Oxidative Medicine and Cellular Longevity

Oxidative Medicine and Cellular Longevity / 2018 / Article

Research Article | Open Access

Volume 2018 |Article ID 2083923 | https://doi.org/10.1155/2018/2083923

Hasan Turkez, Ozlem Ozdemir Tozlu, Tamires Cardoso Lima, Anna Emmanuela Medeiros de Brito, Damião Pergentino de Sousa, "A Comparative Evaluation of the Cytotoxic and Antioxidant Activity of Mentha crispa Essential Oil, Its Major Constituent Rotundifolone, and Analogues on Human Glioblastoma", Oxidative Medicine and Cellular Longevity, vol. 2018, Article ID 2083923, 12 pages, 2018. https://doi.org/10.1155/2018/2083923

A Comparative Evaluation of the Cytotoxic and Antioxidant Activity of Mentha crispa Essential Oil, Its Major Constituent Rotundifolone, and Analogues on Human Glioblastoma

Academic Editor: Daniel Załuski
Received11 Mar 2018
Revised20 May 2018
Accepted31 May 2018
Published02 Jul 2018


Cancer is a major public health problem around the globe. This disorder is affected by alterations in multiple physiological processes, and oxidative stress has been etiologically implicated in its pathogenesis. Glioblastoma (GBM) is considered the most common and aggressive brain tumor with poor prognosis despite recent improvements in surgical, radiation, and chemotherapy-based treatment approaches. The purpose of this study was to evaluate antitumor activity from Mentha crispa essential oil (MCEO), its major constituent rotundifolone (ROT), and a series of six analogues on the human U87MG glioblastoma cell line. Cytotoxic effects of the compounds on the human U87MG-GBM cell line were assessed using in vitro cell viability and oxidative and molecular genetic assays. In addition, biosafety assessment tests were performed on cultured human blood cells. Our findings revealed that MCEO, 1,2-perillaldehyde epoxide (EPER1), and perillaldehyde (PALD) were the most cytotoxic compounds against U87MG cells, with IC50 values of 16.263, 15.087, and 14.888 μg/mL, respectively. Further, these compounds increased the expressions of BRAF, EGFR, KRAS, NFκB1, NFκB1A, NFκB2, PIK3CA, PIK3R, PTEN, and TP53 genes at different degrees and decreased the expression of some genes such as AKT1, AKT2, FOS, and RAF1. Finally, treatment with MCEO, EPER1, and PALD did not lead to genotoxic damage in blood cells. Taken together, our findings reveal antiproliferative potential of MCEO, its major component ROT, and its tested analogues. Some of these chemical analogues may be useful as prototypes for the development of novel chemotherapeutic agents for treating human brain cancer and/or other cancers due to their promising activities as well as nonmutagenic property and safety.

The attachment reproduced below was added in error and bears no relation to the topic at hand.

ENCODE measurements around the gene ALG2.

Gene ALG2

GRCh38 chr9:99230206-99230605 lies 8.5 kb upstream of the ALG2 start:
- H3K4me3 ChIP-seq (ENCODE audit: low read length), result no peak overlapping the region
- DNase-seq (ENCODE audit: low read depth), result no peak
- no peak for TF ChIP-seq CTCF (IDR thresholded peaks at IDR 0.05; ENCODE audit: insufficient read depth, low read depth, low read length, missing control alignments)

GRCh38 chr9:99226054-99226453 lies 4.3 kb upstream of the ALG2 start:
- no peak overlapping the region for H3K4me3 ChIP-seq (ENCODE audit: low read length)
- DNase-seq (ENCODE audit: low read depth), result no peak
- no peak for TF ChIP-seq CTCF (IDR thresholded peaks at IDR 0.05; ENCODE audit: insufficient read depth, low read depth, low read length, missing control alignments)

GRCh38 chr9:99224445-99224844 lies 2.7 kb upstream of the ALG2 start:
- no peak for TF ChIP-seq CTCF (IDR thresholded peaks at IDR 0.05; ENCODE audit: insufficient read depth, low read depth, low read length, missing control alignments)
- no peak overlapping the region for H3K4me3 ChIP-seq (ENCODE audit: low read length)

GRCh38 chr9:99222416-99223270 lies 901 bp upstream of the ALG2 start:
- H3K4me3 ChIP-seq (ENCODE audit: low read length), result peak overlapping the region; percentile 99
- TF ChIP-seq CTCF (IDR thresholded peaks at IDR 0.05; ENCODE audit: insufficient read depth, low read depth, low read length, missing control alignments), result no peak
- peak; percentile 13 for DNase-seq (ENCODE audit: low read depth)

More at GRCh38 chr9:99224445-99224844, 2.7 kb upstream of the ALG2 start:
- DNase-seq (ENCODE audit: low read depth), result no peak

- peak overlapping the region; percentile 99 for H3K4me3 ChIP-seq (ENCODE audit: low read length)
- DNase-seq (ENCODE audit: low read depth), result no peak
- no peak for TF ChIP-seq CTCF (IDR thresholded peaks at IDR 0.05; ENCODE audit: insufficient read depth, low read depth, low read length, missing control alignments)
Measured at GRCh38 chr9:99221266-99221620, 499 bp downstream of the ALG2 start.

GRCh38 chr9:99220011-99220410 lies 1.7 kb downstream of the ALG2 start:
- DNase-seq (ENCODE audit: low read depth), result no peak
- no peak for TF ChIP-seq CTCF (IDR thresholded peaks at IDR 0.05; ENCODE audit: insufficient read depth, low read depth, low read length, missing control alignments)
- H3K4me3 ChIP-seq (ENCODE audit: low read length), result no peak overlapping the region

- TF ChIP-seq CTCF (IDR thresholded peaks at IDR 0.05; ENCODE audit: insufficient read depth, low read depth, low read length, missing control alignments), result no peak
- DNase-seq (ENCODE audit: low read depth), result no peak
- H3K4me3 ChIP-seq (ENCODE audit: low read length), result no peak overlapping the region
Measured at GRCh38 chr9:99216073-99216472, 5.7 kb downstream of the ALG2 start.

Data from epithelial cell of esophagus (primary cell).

1. Introduction